A polymer is a large molecule composed of many repeated subunits called monomers. The properties of a polymer depend on the specific monomers it is made from and the conditions under which they are combined. As a result, different polymers have different properties. Also, the same polymer can have different properties if it is manufactured using different processes.

For example, poly(ethene) is a widely used polymer. Depending on the manufacturing process used, it can have different properties. This is why both low-density and high-density poly(ethene) can be produced, each with unique properties.

  • Low-density poly(ethene) (LDPE) is flexible, soft and lightweight; It is commonly used for bags, wraps and films
  • High-density poly(ethene) (HDPE) is flexible, strong, durable and has a solid structure; It is typically used for toys, tanks, food preparation cutting boards and plumbing pipes.

The properties of a polymer can be changed by modifying the reaction temperature, reaction pressure and catalyst.

Types of Polymers

Polymers can be categorised into two types: thermosetting polymers and thermosoftening polymers.

Thermosetting Polymers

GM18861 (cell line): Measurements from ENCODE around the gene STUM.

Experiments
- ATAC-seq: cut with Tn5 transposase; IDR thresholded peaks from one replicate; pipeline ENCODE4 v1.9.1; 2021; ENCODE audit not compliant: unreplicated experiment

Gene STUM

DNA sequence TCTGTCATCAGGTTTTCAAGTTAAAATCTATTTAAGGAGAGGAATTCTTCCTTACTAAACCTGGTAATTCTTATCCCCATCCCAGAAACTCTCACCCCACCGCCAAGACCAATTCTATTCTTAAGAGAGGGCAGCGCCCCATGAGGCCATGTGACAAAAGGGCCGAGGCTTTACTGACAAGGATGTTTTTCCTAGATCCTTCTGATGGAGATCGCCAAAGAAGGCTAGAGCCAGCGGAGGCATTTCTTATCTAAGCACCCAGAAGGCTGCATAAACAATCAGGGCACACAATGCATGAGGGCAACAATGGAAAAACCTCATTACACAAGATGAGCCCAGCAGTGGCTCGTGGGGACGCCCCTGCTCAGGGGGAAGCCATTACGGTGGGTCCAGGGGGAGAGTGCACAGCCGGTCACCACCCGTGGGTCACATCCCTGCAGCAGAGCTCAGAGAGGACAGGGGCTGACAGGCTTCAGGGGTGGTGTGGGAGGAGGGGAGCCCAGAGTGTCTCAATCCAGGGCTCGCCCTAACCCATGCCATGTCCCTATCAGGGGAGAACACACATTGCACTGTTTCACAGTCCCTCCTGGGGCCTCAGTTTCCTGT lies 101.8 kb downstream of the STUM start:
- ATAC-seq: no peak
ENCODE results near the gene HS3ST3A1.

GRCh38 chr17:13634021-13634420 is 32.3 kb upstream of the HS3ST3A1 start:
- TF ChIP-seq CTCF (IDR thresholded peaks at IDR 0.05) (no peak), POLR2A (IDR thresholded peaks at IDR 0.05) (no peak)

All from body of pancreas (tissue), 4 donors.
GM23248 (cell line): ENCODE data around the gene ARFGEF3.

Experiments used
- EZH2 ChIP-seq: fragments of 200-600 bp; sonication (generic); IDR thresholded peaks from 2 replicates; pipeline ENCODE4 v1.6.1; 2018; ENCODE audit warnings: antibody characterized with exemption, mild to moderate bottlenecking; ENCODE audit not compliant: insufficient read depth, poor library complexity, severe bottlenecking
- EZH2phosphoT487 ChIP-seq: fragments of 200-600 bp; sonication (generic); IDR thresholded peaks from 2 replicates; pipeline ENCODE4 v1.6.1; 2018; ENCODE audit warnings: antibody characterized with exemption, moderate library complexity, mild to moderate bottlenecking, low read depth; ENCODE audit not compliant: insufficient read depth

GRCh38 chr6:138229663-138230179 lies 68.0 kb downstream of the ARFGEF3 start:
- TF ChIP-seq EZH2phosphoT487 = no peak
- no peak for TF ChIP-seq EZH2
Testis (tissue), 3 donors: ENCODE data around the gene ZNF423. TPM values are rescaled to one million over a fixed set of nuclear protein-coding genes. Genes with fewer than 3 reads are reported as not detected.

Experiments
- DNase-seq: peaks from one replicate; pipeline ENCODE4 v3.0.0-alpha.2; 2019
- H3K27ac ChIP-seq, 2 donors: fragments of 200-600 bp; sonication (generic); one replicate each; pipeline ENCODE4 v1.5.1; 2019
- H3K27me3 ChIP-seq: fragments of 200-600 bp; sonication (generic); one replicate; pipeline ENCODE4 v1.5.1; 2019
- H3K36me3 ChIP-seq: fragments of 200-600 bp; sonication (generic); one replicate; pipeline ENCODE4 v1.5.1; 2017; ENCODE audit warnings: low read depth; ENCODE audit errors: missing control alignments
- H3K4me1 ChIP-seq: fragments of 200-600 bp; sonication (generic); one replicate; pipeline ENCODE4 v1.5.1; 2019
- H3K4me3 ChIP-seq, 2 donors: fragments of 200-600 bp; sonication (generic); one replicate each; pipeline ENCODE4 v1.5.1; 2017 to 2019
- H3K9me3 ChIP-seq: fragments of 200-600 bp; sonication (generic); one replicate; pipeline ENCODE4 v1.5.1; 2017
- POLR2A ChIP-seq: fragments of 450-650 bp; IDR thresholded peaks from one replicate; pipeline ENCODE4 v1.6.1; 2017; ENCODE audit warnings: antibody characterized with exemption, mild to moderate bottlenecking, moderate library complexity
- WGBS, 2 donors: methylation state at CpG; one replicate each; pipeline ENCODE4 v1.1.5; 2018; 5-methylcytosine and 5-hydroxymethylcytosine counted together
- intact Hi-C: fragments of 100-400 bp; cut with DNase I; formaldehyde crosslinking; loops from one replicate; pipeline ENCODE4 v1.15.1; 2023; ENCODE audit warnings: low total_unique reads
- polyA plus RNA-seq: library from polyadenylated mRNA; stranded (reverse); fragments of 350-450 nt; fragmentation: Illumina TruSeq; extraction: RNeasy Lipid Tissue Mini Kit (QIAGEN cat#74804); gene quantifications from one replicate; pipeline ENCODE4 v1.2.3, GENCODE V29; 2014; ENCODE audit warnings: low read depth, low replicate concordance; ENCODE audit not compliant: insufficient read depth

Thermosetting polymers have strong cross-links between polymer chains, which hold the structure together. As a result, these polymers are strong, rigid, and do not soften when heated. They have high melting points and tend to char and burn rather than melt when exposed to heat.

Blue blocks connected in rows by green lines and 2 per row connected vertically by orange lines. The blue blocks are labelled "monomer" and the orange line labelled "strong cross-link bonds".

Thermosoftening Polymers

Thermosoftening polymers lack covalent bonds between their chains, allowing them to melt more easily than thermosetting plastics.

Thermosoftening polymers have low melting points. When heated, the intermolecular forces break, causing the polymer chains to separate and the polymer to melt. However, these polymers can be melted and remoulded into various shapes, to make new products.

Red circles connected horizontally by green lines and connected vertically by orange squiggly lines. The orange lines are labelled "weak attractive force" and the green lines labelled " strong bonds".

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